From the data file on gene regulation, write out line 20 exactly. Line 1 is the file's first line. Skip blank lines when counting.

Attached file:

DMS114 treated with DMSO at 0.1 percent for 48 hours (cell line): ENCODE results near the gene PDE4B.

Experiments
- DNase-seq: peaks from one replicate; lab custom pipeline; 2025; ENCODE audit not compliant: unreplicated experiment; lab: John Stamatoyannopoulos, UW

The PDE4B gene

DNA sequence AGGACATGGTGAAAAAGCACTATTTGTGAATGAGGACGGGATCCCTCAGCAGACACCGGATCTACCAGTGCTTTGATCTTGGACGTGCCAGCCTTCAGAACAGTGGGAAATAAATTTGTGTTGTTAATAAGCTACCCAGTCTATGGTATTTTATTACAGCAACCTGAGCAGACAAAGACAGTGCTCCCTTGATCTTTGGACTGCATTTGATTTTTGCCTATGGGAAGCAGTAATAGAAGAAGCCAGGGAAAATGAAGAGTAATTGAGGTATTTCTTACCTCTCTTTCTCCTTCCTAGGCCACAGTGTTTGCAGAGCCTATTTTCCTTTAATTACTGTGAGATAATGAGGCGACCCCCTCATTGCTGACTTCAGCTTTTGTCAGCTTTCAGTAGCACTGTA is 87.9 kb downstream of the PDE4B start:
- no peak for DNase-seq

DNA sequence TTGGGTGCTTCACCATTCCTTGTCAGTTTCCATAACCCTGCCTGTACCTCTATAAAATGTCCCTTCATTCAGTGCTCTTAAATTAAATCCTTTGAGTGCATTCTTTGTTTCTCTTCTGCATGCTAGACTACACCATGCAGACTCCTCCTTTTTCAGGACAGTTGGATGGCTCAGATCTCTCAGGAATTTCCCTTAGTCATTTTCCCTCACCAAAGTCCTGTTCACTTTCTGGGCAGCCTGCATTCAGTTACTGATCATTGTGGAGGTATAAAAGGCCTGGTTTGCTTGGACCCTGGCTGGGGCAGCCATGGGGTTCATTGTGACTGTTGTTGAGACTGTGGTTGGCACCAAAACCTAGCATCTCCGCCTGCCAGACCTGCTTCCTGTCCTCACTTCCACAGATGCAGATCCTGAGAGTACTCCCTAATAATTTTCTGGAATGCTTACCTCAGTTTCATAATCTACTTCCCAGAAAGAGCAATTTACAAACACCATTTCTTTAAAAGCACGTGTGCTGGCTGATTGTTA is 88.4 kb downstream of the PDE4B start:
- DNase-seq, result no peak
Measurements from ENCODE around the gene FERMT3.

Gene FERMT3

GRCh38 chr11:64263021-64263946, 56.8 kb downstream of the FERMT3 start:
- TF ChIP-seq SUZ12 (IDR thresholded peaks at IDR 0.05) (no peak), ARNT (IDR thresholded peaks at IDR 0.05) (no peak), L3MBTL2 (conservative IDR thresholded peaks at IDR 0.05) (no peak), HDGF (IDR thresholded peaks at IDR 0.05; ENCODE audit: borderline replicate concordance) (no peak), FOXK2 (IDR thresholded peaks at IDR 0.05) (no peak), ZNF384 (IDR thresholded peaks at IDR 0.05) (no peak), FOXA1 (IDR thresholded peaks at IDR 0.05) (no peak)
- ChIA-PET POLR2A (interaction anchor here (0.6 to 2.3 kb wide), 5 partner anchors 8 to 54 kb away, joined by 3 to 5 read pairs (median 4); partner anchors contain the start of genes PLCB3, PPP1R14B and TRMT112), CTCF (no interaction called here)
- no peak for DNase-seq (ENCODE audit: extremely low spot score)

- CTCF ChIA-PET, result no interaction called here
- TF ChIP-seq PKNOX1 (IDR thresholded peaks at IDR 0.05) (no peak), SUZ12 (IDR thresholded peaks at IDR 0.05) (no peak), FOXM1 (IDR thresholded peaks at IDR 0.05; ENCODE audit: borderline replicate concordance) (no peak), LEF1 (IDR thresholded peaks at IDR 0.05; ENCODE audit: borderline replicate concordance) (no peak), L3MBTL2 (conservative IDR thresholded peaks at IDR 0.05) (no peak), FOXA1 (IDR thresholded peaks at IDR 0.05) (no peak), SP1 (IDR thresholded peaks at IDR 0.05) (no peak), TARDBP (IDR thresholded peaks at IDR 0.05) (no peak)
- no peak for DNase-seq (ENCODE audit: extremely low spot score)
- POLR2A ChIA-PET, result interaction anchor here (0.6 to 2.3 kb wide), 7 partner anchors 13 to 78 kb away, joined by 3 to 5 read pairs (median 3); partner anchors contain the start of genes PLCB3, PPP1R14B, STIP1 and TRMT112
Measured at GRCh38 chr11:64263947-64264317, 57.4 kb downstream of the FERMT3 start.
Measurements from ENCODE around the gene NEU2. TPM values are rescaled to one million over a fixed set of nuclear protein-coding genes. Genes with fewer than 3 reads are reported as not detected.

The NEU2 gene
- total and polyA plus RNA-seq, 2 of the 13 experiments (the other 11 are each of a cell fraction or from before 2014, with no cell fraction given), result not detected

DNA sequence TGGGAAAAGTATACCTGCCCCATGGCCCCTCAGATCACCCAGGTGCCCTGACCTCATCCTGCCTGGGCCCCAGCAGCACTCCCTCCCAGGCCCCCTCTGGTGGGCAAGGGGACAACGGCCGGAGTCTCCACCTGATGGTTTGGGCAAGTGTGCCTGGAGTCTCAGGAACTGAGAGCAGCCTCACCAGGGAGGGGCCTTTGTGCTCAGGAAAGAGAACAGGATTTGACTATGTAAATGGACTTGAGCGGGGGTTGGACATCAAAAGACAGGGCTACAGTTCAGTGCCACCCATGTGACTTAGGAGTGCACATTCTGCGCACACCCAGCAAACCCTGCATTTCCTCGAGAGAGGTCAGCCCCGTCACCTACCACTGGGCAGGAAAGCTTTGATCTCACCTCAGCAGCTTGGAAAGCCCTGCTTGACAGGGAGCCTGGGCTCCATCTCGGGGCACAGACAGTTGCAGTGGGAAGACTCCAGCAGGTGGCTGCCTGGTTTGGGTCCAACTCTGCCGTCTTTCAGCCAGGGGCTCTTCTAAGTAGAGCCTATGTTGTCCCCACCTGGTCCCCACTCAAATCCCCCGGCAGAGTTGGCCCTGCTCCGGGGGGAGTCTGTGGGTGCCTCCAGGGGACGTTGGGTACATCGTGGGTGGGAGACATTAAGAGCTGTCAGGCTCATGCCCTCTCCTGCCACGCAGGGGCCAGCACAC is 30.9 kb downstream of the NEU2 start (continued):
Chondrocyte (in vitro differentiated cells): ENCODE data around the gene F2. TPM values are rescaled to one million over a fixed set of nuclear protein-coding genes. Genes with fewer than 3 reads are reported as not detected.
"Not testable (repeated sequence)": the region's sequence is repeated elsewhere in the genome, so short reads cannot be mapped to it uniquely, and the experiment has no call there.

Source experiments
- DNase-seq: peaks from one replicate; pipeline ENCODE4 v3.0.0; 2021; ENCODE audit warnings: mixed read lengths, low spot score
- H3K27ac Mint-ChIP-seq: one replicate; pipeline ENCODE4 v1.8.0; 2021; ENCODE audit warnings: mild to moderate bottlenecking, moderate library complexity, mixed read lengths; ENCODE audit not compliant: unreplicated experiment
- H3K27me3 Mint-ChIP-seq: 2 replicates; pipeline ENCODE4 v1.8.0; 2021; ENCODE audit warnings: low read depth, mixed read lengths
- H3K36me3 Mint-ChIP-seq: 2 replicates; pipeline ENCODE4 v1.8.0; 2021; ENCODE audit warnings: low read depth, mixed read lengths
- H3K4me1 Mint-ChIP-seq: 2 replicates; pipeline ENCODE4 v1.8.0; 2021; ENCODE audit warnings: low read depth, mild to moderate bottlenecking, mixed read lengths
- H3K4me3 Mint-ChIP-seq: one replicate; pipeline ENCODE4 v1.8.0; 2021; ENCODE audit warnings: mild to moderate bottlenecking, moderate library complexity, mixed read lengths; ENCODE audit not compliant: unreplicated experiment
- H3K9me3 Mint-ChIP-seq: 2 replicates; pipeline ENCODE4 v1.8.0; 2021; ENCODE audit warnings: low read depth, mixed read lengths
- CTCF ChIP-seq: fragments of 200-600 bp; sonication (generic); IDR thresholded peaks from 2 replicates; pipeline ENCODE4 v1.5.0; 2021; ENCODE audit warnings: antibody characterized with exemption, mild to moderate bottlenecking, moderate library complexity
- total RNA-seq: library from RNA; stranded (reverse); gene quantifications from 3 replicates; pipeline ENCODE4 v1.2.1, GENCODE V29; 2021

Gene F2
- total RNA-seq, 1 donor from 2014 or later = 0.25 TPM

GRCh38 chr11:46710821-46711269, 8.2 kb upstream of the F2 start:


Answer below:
Measurements from ENCODE around the gene NEU2. TPM values are rescaled to one million over a fixed set of nuclear protein-coding genes. Genes with fewer than 3 reads are reported as not detected.